Anxious of losing its absolute majority in the next Bavarian election, the CSU is venturing into the territory of the far-right Alternative for Germany (AfD). Unfortunately, rejecting Emmanuel Macron’s EU reform plans is part of that strategy, and it’s pushed Angela Merkel to take a vow of silence on the EU’s future once again.
In a sign of the times, as of 1 June, all administrative building in Bavaria will have to display a crucifix. Markus Söder, the newly nominated and power-hungry Bavarian leader, argued that the crucifix is not a religious symbol but an “affirmation of Bavaria’s identity and cultural character”.
But the Brussels bubble has taken it seriously. Actually, not only the crucifix issue but the whole Bavarian political discourse. Why?
“Right now, Emmanuel Macron is standing alone under the rain with his EU reform plans, waiting for Angela Merkel to open the door and let him in. But she won’t do anything until the Bavarian elections are over,” a high-ranking EU official explained to EURACTIV.
“The question is, how long can he stay under the rain like this without getting rusty, and getting opposition to his EU plans in France as well,” he said.
Elections in Bavaria will take place on 14 October. The CSU has the absolute majority in the state parliament and is trying hard to keep it that way, so hard that it does not shy away from using the crucifix.
The stakes are high in this deeply conservative Catholic state where the CSU has ruled for decades with next to no opposition. Between 1962 and today, the CSU has lost its absolute majority only once, from 2008 to 2013.
But the surge of the AfD has reshuffled the political cards. The 2017 election was a game changer and a major breakthrough for the party.
After securing representation in 14 of the 16 German state parliaments, the AfD became the third-largest party in Germany after the 2017 federal election, claiming 94 seats in the Bundestag.
Not only was it the first time the AfD had won any seats in the Bundestag but it was the first time that a Eurosceptic party became the largest opposition party in the Bundestag.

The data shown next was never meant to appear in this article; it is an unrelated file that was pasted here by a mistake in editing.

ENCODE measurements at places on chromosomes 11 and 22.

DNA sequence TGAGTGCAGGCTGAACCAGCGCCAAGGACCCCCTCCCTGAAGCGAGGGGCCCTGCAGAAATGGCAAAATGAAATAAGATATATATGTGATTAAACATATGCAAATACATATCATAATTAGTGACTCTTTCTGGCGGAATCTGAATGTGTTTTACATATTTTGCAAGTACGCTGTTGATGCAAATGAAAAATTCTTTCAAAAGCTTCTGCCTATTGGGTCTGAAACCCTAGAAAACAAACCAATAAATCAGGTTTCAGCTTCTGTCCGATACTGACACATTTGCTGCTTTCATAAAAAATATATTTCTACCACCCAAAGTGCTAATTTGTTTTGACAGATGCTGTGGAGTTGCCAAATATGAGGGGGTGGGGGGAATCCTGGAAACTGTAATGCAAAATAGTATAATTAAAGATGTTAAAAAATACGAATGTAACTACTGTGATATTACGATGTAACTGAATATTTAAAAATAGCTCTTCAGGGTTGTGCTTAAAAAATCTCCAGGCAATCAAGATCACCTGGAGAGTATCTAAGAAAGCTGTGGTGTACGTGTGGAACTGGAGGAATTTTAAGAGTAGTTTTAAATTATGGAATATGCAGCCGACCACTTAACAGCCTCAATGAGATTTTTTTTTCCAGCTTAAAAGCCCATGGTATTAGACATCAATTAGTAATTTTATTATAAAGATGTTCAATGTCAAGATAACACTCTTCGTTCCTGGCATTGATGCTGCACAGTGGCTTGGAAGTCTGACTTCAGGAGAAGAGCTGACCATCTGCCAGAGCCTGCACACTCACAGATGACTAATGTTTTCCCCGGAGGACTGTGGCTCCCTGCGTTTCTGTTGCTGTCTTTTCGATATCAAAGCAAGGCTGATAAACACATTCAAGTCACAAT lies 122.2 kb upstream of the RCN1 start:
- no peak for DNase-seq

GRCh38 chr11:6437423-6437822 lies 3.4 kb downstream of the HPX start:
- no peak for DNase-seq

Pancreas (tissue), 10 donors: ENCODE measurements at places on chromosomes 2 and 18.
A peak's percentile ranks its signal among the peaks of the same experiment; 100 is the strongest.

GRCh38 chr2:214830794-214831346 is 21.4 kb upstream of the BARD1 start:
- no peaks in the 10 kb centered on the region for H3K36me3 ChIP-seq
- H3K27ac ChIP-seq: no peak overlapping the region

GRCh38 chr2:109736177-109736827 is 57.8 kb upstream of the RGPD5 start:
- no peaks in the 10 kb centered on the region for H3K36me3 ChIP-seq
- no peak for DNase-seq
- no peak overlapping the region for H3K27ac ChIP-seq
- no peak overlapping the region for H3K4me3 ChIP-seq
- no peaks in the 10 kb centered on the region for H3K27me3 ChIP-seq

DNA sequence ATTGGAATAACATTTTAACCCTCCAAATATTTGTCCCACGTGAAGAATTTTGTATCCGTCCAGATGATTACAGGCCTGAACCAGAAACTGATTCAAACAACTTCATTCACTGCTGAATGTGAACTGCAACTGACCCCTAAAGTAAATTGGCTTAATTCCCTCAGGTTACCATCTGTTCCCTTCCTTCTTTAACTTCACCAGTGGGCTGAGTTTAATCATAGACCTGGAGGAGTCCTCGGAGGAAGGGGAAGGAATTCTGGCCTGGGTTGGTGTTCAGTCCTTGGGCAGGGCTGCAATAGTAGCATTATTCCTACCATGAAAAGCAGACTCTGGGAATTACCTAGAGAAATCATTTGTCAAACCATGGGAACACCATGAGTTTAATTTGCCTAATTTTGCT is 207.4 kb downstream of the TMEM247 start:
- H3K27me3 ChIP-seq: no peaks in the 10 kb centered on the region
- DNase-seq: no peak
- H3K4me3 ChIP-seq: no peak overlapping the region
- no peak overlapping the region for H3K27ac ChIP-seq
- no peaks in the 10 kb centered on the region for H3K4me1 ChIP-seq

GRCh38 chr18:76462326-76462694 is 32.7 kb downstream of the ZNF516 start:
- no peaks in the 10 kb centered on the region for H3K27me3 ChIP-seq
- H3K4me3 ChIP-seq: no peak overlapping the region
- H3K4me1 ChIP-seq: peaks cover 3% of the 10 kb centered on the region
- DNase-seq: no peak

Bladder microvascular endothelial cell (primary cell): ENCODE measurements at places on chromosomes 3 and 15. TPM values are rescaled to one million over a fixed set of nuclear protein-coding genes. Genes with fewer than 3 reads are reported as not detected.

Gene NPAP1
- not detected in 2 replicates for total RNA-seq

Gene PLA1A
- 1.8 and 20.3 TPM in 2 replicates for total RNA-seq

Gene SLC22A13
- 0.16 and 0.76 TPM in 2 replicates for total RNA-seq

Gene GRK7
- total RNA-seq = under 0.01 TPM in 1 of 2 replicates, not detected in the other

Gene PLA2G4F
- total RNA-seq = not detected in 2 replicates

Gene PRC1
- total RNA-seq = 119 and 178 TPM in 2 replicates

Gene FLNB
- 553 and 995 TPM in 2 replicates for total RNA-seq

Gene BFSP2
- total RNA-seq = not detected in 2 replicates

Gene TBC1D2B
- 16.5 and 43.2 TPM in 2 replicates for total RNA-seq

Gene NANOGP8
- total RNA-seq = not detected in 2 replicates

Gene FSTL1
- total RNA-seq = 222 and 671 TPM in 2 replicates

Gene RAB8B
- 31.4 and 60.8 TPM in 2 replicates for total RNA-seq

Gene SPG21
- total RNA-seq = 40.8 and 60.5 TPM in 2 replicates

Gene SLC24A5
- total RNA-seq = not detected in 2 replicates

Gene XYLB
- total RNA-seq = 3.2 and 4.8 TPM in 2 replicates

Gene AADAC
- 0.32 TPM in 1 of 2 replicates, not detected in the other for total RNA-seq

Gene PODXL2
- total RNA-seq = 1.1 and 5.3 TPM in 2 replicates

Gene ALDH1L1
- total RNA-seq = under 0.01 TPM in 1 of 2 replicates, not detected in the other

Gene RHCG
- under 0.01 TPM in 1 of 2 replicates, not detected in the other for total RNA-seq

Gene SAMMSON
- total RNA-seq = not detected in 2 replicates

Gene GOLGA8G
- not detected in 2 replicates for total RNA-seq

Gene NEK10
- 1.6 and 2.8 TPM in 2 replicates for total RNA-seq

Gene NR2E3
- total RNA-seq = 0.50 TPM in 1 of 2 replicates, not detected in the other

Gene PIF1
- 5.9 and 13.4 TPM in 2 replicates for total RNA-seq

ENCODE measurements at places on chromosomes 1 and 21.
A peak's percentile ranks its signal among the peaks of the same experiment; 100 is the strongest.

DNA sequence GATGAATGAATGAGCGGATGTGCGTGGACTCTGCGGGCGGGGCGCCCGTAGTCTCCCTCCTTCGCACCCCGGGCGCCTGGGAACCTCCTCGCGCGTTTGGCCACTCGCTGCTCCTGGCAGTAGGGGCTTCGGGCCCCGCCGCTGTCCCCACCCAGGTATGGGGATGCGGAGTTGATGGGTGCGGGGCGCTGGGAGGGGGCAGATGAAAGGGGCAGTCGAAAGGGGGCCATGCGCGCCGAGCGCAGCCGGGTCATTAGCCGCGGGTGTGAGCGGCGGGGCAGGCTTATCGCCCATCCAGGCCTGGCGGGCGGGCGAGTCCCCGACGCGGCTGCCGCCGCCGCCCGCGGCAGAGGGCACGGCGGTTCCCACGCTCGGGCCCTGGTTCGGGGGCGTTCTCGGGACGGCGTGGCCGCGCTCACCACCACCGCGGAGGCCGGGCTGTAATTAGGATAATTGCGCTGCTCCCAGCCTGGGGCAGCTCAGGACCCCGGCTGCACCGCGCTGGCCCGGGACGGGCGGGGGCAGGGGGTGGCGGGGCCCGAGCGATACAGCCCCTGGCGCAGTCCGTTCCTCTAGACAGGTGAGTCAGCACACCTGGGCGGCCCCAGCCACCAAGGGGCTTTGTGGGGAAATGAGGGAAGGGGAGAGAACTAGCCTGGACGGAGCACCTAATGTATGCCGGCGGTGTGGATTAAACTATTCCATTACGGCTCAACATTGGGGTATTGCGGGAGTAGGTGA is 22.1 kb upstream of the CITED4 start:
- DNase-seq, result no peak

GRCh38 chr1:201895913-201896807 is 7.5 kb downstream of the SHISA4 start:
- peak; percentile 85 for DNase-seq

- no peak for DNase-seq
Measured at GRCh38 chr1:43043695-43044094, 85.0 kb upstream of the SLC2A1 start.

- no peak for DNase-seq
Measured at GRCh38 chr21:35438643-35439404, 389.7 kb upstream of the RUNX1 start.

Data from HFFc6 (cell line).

According to the polls, the CSU is standing at 44.5%, meaning it will lose its absolute majority but remain the strongest party.
The AfD currently hovers at around 12% and is almost certain to enter the Bavarian state parliament for the first time.
“The spectre of right-wing populism is enough to stifle any European ambition in the Union,” wrote Stefan Reinecke, a political correspondent for the German daily Tageszeitung. “Merkel did not offend Macron when he visited her in Berlin, but she also sent no signal showing that Germany supports any of Macron’s reform ideas”.
This fear of the AfD and the resulting political stiffness in Berlin has been rapidly translated into an assumption that the rest of Europe is using EU reform plans as a smokescreen to go after Germany’s money.
The Economic Council of the CDU, Merkel’s own party, could not make its concerns more clear. Here is what the influential political organ wrote in a so-called position paper:
“The proposals of Commission President Juncker and French President Macron focus on even more common liabilities, bureaucracy and centralism. Behind the melodious terms – EU finance ministers, eurozone budgets or EU unemployment insurance – stands nothing but a huge redistribution mechanism”.
“But more communitarisation and egalitarianism cannot and will not be strengthened by the monetary union. It will, on the contrary, deepen the divisions in Europe. Where national peculiarities and identities are increasingly being neglected, the discontent towards the European project will inevitably increase”.
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